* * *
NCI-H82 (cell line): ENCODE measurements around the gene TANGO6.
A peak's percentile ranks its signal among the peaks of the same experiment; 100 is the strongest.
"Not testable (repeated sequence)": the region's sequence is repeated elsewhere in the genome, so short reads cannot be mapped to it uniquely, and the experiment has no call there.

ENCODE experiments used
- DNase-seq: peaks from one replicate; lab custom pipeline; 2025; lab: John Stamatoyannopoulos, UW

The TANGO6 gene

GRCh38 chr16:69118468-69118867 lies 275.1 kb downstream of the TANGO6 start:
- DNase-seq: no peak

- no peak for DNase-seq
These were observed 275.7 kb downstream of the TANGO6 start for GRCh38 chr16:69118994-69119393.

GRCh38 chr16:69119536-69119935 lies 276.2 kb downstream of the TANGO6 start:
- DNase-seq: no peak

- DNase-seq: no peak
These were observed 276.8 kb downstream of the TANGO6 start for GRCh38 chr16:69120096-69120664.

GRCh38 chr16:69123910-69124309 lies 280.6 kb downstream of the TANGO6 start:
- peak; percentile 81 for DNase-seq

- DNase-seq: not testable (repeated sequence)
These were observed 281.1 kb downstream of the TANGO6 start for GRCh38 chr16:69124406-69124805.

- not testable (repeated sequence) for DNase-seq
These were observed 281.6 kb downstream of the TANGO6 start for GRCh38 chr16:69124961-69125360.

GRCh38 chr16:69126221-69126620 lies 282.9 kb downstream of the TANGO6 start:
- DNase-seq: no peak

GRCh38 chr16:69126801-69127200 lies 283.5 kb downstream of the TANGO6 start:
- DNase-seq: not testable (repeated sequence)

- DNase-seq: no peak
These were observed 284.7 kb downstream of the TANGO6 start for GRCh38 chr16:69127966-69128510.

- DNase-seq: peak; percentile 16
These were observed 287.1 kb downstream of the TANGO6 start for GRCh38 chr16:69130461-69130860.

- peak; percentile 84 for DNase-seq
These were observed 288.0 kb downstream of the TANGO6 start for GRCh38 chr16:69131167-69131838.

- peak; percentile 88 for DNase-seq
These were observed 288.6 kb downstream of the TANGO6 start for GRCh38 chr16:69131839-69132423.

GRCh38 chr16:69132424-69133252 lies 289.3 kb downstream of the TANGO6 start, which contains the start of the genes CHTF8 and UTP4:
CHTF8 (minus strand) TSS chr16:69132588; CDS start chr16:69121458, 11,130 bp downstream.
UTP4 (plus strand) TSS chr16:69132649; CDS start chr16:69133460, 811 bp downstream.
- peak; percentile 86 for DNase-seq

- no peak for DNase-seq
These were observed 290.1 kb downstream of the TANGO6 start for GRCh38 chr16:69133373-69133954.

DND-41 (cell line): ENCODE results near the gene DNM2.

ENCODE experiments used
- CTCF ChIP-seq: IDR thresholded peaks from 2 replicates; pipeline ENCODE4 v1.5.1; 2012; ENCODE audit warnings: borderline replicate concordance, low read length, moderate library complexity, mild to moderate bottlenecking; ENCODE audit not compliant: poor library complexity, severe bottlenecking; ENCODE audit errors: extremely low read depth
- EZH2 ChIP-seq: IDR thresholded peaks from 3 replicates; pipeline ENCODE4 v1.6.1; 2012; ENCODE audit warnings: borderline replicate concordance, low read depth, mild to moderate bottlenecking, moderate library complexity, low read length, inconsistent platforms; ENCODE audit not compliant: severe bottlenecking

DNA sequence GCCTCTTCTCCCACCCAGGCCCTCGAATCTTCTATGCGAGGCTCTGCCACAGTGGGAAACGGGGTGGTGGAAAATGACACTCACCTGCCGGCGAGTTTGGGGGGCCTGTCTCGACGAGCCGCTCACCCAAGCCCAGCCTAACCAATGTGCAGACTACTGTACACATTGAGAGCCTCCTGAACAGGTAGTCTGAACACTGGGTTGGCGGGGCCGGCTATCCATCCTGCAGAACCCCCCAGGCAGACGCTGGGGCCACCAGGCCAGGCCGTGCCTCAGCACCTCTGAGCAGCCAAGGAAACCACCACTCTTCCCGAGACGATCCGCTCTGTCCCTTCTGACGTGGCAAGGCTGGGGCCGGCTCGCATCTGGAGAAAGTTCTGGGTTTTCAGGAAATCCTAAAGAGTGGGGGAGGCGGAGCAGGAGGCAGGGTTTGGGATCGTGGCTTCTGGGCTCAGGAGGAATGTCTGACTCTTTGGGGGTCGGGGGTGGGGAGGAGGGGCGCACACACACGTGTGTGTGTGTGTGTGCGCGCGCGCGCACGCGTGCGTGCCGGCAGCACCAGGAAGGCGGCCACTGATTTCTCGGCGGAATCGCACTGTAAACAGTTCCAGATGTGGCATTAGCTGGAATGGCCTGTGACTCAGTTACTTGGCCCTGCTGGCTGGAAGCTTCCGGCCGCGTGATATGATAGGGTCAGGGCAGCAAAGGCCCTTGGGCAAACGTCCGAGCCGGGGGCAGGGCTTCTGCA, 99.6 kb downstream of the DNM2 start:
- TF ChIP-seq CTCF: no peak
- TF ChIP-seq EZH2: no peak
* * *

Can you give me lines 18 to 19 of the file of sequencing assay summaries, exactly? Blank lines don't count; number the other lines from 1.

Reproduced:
These were observed 281.1 kb downstream of the TANGO6 start for GRCh38 chr16:69124406-69124805.

- not testable (repeated sequence) for DNase-seq